"Outside Providence" (R, 1 hour, 37 minutes)
A teen on the road to oblivion gets a second chance in this profane but serious-minded comedy about growing up motherless and working class in the early 1970s. Thoughtful high-schoolers may find "Outside Providence" a good yarn and a cautionary tale about drug use and messing up in school. Less thoughtful teens, attracted by the widely advertised fact that the movie was co-written by Peter and Bobby Farrelly, creators of the lewd, also R-rated "There's Something About Mary," may miss the point. The rating reflects scenes in which teen characters use marijuana, other drugs, liquor, and cigarettes, bristling profanity, sexual innuendo, a practical joke about masturbation, and talk of a parent's long-ago suicide.
"Chill Factor" (R, 1 hour, 42 minutes)
Cuba Gooding Jr. and Skeet Ulrich make a likable pair of bickering blue-collar heroes in this unoriginal, forgettable, but fun-while-you-watch-it thriller, in which they take on a renegade military man and a lethal chemical-biological weapon. Teens (including middle-schoolers) may find "Chill Factor" a reasonable matinee diversion, and it's a mild R. That means considerable low-level profanity of the "Oh, ----!" sort. The mayhem involves nonbloody, but still shivery throat-slittings, fights, explosions, and chases on mountain roads. Victims of the secret weapon are shown disintegrating to skeletal remains.
"The Astronaut's Wife" (R, 1 hour, 49 minutes)
A stylish, adult-oriented sci-fi thriller, "The Astronaut's Wife" offers pleasures comparable to those in "The Sixth Sense" (PG-13), since much of what happens occurs inside the characters' heads, not in wild action sequences. Contemplative older high-schoolers (it's inappropriate for younger teens) may appreciate the noncommercial pace, while sci-fi buffs can poke holes in the movie's vague logic. "The Astronaut's Wife" contains graphic sexual situations, strong sexual language and profanity, a suicide, violence against a pregnant woman, and a scene in which she ponders inducing a miscarriage.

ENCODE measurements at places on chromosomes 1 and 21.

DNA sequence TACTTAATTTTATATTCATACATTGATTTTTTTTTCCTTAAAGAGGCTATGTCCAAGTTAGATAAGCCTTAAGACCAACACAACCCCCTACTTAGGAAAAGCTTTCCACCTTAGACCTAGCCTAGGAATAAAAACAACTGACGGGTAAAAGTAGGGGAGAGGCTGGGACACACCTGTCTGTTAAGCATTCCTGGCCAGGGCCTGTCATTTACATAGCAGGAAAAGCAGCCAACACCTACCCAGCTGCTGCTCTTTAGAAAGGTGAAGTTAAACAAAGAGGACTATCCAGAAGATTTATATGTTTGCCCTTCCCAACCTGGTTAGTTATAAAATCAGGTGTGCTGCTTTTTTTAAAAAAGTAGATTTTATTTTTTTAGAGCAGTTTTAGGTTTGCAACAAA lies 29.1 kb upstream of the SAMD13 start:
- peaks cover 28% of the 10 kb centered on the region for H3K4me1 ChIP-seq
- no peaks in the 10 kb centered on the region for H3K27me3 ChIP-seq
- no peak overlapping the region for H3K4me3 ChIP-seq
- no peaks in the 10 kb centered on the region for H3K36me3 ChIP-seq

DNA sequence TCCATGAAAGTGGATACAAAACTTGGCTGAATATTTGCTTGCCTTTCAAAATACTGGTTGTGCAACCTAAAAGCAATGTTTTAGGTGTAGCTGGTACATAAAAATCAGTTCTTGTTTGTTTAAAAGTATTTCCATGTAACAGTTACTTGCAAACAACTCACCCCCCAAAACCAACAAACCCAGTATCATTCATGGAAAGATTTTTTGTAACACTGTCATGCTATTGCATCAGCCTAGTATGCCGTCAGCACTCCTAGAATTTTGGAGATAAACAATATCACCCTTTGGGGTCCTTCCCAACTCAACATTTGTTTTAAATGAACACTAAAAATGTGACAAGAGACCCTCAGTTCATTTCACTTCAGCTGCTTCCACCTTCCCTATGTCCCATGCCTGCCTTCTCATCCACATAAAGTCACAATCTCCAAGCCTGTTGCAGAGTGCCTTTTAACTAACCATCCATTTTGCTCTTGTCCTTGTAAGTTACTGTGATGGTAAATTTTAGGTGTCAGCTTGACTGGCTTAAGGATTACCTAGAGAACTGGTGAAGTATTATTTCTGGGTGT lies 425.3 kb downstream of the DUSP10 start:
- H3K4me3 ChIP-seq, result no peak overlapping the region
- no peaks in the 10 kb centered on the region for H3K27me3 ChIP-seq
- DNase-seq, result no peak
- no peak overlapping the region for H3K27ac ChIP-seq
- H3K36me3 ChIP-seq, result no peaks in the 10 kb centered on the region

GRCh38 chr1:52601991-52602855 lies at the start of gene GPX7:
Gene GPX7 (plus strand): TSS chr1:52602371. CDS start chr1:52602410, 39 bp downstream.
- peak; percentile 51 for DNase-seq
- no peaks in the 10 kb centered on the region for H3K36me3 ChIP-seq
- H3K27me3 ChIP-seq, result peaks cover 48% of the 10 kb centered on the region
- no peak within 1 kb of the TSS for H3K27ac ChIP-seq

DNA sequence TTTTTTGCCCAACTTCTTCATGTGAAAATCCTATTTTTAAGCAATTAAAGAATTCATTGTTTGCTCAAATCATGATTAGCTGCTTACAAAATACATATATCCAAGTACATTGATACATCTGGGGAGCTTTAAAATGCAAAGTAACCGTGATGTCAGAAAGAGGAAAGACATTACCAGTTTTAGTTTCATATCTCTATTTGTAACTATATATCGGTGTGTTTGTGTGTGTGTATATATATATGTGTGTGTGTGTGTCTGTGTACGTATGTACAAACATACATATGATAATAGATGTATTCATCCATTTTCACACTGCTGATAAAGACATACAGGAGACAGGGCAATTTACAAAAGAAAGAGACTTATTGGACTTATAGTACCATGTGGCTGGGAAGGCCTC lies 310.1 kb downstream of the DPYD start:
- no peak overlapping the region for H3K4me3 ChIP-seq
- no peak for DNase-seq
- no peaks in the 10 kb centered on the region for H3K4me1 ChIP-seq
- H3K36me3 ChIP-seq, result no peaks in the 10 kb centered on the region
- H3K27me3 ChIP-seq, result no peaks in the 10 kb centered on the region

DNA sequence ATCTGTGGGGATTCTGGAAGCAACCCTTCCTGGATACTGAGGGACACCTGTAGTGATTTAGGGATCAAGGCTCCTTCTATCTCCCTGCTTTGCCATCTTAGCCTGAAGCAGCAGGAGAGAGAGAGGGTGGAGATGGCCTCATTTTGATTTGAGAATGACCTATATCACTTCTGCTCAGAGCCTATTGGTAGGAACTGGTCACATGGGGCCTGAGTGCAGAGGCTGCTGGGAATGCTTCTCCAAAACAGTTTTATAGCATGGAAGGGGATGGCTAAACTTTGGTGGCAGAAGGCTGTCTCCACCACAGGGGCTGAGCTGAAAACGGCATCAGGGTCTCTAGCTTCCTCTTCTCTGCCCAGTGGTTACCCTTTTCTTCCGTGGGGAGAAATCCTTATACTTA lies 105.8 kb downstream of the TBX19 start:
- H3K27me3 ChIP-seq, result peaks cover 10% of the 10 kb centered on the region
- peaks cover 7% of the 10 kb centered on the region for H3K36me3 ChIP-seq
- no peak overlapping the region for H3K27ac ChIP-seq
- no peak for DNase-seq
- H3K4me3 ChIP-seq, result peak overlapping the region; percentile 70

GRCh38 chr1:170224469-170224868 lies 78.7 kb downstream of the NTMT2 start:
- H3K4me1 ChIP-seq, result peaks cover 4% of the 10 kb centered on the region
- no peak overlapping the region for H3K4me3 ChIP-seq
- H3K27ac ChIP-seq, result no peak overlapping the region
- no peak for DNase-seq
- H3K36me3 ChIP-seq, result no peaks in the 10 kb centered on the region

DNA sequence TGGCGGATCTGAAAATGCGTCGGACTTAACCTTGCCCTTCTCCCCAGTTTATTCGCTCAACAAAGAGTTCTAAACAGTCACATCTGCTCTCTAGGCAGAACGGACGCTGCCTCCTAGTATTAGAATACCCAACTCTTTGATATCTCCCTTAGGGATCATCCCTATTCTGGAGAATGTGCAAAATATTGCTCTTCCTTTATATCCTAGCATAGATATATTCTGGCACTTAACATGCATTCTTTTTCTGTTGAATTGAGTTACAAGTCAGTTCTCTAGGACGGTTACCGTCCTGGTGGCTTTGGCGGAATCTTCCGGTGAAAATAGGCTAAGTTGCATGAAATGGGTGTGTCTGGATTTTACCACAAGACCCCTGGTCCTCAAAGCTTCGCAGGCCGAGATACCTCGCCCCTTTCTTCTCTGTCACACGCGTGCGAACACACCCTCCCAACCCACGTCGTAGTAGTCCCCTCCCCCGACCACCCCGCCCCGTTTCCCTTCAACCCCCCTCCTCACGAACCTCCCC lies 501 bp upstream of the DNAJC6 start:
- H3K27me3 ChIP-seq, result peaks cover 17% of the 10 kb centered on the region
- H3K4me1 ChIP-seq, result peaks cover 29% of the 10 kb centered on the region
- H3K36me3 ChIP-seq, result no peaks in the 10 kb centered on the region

Beyond the ratings game
6 and older:
"Dudley Do-Right" PG (Brendan Fraser as the dim Canadian Mountie in painfully arch live-action comedy-based popular TV 'toons; slapstick stunts may please youngest. Final battle scene unnecessarily violent; some crude language.)
8 and older:
"A Dog of Flanders" PG (Lovely, bittersweet tale of poor boy in 19th-century Belgium, striving to become artist in well-told, spiritual tale with happier ending than tragic 1872 novella it's based on. Scenes of mother, grandfather dying; dog briefly abused; subtle sexual innuendo; rare mild profanity.)
10 and older:
"Runaway Bride" PG (Richard Gere, Julia Roberts in fresh, quirky, family-friendly comedy about newspaper columnist who writes mean piece about small-town woman who repeatedly bails out on her own weddings. Rare profanity; bawdy jokes; mild sexual innuendo; drinking.)
"The Muse" (Albert Brooks as washed-up screenwriter inspired by Sharon Stone as Muse descended from Greek gods, in smart spoof that sags in middle; perhaps too subtle for teens. Rare profanity.)
"Mickey Blue Eyes" (Hugh Grant as wan Britisher in New York, co-opted by fiancee's mobster kin in droll romantic comedy. One bloody death; profanity; sexual innuendo; ethnic stereotypes; painting portraying Jesus with gun.)
R's and unrated:
"In Too Deep" (Omar Epps as undercover cop, LL Cool J as drug lord face off in excellent drama. Torture scene, mistreatment of women, gun violence, sexual situations, drug use, cigarette smoking, profanity. Older high-schoolers.)